“We knew we were a good band. We knew Ronnie could sing. We knew Ronnie had a great voice. We knew we could go in and make it instrumentally a good album,” he says. “But we didn’t really have a whole lot of material and it was the kind of thing that, okay, where’s the material going to come from and what’s it going to sound like? What kind of lyrics are we going to come up with? I mean, Kansas in the past, has always set a high bar. This was a new band that had never recorded together. This band had never recorded together with the new guys. It was just something that Zak just popped up out of nowhere and he started writing stuff and it was just really great. All of the challenges were met and I think the record sounds really good. I think Zak and Jeff Glixman did a great job of mixing it and it sounds great and the cover turned out really well. So I think overall, it is a Kansas record. There’s no doubt about it.”
It’s a beautiful reward for the band, 43 years into their journey, after a lengthy stretch where it appeared that their days of making new Kansas music might be finished.
“It’s really no secret that Steve just didn’t want to do anything new,” Ehart says. “I was over at his house one day and he just looked at me and said, ‘I’m done.’ He said, ‘I’m just done with new stuff. I’ve run out of gas.’ And I think that Steve had just run out creatively and that can happen, you know? It’s nothing personal. So we just kind of went with it. That’s the way it was. I think that’s where Native Window came from -- that was just the frustration of not being able to do anything with him, so we did stuff on our own. The four of us just went off and made our own album and that was fun. It was just a side project, but it kind of scratched an itch that needed to be scratched and then when Steve retired, we knew that door was pretty much open to move on and do whatever we wanted to do. Yeah, it was stifling at times, not to be able to be creative with new material. It was stifling, but things worked out and everybody’s fine. Steve is retired and we’ve moved on and that’s that.”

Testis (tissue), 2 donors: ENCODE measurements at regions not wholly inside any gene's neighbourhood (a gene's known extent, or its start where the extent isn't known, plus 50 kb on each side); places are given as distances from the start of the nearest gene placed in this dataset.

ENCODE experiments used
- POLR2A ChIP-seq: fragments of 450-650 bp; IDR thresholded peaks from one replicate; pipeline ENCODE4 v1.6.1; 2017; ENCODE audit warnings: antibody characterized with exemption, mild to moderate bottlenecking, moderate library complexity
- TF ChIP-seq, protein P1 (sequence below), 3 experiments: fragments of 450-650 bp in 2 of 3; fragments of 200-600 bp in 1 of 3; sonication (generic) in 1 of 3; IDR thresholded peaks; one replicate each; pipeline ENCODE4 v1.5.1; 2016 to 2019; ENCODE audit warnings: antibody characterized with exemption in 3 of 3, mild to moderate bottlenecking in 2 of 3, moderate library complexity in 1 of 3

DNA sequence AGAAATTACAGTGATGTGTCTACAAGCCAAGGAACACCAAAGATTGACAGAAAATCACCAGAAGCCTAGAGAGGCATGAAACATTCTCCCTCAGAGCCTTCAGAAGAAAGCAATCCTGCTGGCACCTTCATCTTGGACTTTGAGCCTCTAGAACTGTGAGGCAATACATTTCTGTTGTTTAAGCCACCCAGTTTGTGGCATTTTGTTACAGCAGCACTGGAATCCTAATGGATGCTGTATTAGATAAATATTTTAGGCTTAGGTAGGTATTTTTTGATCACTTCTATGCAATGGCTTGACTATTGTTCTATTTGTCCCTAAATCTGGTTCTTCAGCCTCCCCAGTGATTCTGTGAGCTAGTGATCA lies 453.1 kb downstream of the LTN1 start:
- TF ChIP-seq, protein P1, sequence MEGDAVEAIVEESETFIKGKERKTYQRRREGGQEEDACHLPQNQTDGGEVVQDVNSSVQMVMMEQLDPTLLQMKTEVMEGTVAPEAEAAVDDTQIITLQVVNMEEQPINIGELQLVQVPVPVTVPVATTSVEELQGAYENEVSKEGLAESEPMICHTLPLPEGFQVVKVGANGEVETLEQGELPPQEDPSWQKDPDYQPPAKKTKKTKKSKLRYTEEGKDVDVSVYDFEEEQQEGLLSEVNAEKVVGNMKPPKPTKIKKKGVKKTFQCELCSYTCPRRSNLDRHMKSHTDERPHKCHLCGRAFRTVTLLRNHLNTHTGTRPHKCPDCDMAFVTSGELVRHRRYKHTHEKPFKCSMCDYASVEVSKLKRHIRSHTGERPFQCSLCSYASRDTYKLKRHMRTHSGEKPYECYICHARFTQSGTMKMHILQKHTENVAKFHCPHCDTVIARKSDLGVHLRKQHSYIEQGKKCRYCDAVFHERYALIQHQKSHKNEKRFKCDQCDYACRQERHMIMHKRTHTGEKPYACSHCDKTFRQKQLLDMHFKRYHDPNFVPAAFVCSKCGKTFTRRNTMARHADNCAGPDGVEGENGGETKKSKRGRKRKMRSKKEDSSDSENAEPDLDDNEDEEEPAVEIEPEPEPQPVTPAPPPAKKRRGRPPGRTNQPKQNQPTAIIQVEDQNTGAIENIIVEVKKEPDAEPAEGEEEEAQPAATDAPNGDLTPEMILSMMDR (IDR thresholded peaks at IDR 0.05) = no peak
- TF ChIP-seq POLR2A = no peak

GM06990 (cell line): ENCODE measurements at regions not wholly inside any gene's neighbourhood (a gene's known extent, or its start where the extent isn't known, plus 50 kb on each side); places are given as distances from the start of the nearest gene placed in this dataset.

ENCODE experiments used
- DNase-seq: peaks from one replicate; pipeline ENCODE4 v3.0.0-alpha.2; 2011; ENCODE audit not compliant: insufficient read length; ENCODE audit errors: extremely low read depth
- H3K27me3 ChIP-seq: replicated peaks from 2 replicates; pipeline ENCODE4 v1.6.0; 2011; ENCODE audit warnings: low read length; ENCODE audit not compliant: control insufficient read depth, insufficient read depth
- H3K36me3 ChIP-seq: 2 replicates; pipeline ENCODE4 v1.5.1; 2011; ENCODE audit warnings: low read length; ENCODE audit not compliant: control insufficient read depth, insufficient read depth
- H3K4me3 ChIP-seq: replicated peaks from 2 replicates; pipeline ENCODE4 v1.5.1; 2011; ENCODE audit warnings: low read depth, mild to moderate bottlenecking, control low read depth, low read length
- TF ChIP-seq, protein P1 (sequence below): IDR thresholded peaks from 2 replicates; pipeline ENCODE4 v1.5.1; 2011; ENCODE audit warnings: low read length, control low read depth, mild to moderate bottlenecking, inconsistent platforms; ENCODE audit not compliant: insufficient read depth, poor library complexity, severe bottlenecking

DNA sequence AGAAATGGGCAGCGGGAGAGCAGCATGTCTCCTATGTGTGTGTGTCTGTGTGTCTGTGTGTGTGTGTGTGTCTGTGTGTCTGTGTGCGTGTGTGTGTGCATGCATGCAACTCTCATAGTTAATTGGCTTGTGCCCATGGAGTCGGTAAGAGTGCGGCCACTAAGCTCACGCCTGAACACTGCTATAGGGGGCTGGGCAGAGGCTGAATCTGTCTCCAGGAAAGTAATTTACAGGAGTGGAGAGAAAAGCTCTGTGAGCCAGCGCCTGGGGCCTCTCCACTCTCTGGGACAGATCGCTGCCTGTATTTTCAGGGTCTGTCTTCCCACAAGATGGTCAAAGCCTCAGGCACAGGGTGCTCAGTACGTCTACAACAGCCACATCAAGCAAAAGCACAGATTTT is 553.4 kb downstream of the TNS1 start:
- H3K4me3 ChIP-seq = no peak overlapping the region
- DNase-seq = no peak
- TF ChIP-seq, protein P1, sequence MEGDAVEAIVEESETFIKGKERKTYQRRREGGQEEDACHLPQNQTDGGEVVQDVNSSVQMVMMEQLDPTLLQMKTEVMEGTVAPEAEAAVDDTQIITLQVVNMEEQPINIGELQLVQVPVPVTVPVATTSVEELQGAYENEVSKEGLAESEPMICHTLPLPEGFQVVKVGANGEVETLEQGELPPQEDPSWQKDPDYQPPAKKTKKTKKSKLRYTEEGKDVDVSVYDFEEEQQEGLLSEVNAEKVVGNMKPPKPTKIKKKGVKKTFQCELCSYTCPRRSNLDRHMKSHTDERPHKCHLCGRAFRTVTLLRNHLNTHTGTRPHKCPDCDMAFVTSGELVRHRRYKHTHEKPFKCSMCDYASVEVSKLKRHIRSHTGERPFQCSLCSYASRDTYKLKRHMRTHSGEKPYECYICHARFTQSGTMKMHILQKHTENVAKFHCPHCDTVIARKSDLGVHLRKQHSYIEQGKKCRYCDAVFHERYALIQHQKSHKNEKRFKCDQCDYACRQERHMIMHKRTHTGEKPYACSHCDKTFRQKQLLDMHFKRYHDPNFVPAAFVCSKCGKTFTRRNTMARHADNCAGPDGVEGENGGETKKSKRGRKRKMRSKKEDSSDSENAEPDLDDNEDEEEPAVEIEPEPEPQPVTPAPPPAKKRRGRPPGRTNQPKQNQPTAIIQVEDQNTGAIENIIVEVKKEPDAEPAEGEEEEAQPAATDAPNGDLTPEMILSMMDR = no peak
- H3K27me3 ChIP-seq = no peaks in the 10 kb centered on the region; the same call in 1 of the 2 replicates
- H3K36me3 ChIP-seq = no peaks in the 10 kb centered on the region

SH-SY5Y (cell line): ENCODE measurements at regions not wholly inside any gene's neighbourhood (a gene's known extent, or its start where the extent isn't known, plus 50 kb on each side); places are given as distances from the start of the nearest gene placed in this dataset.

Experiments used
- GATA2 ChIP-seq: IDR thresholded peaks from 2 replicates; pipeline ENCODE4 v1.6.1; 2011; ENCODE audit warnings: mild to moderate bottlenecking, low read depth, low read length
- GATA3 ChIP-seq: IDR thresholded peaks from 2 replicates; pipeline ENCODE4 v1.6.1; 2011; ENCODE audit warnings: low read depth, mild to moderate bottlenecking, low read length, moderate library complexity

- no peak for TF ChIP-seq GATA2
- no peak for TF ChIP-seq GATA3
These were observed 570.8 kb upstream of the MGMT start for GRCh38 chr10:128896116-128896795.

For Ehart, where they’ve arrived at with the current band and the new album is a moment that was more than worth the wait.
“Richard, Billy and Ragsdale, all four of us, we hung in there with Steve. We were a band and we hung in there,” he says. “But as time went on, Steve’s voice, he was able to sing less and less and he knew it and we knew it and we just knew it was a matter of time and he retired and that was that. So there was never any bad words or bad feelings or whatever. We did hang in there and we’re glad that we did. Now we’re glad that we’re where we are today.”
Kansas will be on the road this fall playing the classic Leftoverture album in its entirety and fans can also look forward to a hefty sampling of the new music as well.
“We’re going to be playing, I think, four or five songs from the new album and we’ve already picked those and started working on them,” Ehart says. “So yeah, that’s going to be an interesting tour, because it’s kind of mixing the old with the new, coming into see Leftoverture in its entirety, but at the same time, getting to hear some of the new stuff also. We feel like it’s going to be a very interesting tour for sure.”